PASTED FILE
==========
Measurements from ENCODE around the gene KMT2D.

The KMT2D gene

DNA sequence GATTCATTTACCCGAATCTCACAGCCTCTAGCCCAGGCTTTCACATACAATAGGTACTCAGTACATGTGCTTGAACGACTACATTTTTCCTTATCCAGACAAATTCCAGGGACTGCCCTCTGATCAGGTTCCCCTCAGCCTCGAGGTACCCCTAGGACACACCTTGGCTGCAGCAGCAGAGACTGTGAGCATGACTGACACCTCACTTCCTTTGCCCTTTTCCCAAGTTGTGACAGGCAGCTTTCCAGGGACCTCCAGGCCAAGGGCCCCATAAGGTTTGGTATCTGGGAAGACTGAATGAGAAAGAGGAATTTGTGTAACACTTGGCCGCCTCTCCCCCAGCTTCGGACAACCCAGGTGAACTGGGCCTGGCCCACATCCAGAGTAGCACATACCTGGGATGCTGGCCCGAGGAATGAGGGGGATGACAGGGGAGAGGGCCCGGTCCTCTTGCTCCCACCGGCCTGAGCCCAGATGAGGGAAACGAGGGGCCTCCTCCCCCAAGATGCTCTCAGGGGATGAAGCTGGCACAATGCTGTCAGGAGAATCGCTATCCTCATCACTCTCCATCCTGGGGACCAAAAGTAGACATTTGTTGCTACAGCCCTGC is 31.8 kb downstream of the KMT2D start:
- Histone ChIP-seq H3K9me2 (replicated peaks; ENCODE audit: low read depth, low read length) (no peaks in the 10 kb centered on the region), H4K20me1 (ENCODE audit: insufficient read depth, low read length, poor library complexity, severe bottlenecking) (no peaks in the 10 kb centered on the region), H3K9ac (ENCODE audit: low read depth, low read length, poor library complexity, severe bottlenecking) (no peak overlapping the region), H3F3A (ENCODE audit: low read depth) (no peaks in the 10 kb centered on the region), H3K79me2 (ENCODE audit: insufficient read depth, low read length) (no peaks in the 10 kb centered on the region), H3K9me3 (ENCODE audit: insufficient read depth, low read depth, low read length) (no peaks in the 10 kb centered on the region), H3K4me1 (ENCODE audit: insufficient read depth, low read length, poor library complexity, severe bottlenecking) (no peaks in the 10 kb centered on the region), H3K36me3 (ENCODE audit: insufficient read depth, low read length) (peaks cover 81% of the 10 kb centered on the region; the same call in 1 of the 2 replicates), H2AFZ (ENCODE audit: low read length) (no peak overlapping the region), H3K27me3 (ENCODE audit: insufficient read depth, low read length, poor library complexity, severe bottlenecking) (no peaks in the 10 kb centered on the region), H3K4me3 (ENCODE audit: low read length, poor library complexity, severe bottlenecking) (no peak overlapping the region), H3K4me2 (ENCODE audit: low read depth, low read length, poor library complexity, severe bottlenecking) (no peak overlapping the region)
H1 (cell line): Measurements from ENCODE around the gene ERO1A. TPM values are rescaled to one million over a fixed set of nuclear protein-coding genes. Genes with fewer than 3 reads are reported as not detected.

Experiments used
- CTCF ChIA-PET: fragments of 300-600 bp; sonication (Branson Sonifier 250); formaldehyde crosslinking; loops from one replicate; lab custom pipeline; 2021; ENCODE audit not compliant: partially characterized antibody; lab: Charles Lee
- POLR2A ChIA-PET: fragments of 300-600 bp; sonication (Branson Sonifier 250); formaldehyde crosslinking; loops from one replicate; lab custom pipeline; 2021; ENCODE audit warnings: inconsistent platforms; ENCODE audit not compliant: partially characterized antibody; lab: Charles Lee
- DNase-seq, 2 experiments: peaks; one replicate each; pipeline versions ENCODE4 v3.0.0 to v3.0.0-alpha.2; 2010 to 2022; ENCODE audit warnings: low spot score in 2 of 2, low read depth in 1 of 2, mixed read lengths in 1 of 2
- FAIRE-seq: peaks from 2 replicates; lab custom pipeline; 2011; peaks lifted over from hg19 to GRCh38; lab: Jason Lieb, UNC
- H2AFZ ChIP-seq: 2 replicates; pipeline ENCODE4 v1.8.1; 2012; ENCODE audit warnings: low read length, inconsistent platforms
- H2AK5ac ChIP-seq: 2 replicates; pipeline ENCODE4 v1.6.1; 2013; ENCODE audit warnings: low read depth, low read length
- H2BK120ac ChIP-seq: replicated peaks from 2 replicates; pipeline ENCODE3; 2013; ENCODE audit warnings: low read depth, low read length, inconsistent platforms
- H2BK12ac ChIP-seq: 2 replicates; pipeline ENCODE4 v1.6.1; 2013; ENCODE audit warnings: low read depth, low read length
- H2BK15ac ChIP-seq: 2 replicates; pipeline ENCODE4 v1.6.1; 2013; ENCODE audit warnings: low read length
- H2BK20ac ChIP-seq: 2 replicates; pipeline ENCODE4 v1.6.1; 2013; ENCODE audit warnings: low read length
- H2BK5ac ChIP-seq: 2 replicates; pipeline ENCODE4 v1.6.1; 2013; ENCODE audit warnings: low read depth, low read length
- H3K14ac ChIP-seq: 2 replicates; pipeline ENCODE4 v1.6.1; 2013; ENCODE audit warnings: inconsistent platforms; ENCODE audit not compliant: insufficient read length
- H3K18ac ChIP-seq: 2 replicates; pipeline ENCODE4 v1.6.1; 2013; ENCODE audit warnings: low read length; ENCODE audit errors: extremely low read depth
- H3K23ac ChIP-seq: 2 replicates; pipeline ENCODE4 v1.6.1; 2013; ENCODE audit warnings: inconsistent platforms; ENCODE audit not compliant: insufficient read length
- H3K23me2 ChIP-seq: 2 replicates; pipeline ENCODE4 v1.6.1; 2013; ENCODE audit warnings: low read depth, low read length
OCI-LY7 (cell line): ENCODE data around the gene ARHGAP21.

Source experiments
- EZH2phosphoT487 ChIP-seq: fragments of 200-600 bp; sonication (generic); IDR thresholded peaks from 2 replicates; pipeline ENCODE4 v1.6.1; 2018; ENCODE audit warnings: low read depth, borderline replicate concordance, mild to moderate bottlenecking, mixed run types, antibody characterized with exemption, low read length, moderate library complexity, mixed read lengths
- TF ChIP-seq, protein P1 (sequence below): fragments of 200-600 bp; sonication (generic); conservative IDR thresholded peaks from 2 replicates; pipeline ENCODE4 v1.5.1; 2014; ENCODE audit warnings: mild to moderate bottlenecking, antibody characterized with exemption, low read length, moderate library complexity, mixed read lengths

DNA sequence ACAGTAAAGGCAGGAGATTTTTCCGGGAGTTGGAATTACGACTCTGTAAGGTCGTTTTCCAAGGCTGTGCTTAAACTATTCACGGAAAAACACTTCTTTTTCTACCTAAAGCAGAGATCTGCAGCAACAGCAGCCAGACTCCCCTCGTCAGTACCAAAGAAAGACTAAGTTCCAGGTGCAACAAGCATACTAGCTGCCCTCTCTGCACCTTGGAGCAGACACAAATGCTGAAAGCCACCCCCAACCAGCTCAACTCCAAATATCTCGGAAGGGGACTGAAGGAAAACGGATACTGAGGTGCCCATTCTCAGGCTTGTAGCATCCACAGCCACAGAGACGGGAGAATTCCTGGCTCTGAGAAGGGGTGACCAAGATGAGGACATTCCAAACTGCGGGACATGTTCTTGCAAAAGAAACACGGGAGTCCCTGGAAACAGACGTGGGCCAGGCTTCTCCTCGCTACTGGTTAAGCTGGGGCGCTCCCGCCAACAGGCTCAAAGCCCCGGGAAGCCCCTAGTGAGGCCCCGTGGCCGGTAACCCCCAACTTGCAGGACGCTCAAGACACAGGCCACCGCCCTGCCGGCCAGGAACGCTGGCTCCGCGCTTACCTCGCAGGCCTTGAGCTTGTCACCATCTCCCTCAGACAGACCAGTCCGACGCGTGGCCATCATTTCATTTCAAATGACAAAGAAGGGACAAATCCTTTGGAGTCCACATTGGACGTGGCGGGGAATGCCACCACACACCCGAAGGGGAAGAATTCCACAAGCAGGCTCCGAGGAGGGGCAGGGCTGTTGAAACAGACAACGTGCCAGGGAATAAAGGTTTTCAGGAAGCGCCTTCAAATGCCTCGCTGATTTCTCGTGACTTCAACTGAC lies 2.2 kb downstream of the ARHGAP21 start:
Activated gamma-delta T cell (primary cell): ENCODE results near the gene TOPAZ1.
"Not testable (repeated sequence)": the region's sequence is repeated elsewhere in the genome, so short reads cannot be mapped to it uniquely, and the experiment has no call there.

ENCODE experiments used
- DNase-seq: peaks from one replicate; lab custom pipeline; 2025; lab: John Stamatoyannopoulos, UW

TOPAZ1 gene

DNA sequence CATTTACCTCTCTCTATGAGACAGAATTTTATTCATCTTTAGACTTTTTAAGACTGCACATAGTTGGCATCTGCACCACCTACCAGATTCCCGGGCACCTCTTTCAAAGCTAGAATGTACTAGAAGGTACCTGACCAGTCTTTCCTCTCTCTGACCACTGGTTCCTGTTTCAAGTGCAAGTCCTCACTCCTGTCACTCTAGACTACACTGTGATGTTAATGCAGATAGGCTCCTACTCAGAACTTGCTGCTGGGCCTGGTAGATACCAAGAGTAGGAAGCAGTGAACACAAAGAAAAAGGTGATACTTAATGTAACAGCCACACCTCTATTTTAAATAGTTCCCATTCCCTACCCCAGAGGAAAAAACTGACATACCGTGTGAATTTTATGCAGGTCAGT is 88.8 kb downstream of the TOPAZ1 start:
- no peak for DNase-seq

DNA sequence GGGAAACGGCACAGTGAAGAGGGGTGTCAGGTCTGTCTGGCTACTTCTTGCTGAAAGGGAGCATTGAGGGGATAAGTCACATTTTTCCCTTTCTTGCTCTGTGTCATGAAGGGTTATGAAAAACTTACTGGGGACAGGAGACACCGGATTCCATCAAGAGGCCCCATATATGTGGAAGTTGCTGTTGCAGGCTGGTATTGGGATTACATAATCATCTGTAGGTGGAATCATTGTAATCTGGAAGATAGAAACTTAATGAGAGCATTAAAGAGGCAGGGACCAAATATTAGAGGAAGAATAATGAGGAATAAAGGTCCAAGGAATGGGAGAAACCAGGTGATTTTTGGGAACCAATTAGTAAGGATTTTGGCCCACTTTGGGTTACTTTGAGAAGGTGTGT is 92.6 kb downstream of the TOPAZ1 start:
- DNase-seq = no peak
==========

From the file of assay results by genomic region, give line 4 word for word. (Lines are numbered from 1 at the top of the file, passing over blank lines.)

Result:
- Histone ChIP-seq H3K9me2 (replicated peaks; ENCODE audit: low read depth, low read length) (no peaks in the 10 kb centered on the region), H4K20me1 (ENCODE audit: insufficient read depth, low read length, poor library complexity, severe bottlenecking) (no peaks in the 10 kb centered on the region), H3K9ac (ENCODE audit: low read depth, low read length, poor library complexity, severe bottlenecking) (no peak overlapping the region), H3F3A (ENCODE audit: low read depth) (no peaks in the 10 kb centered on the region), H3K79me2 (ENCODE audit: insufficient read depth, low read length) (no peaks in the 10 kb centered on the region), H3K9me3 (ENCODE audit: insufficient read depth, low read depth, low read length) (no peaks in the 10 kb centered on the region), H3K4me1 (ENCODE audit: insufficient read depth, low read length, poor library complexity, severe bottlenecking) (no peaks in the 10 kb centered on the region), H3K36me3 (ENCODE audit: insufficient read depth, low read length) (peaks cover 81% of the 10 kb centered on the region; the same call in 1 of the 2 replicates), H2AFZ (ENCODE audit: low read length) (no peak overlapping the region), H3K27me3 (ENCODE audit: insufficient read depth, low read length, poor library complexity, severe bottlenecking) (no peaks in the 10 kb centered on the region), H3K4me3 (ENCODE audit: low read length, poor library complexity, severe bottlenecking) (no peak overlapping the region), H3K4me2 (ENCODE audit: low read depth, low read length, poor library complexity, severe bottlenecking) (no peak overlapping the region)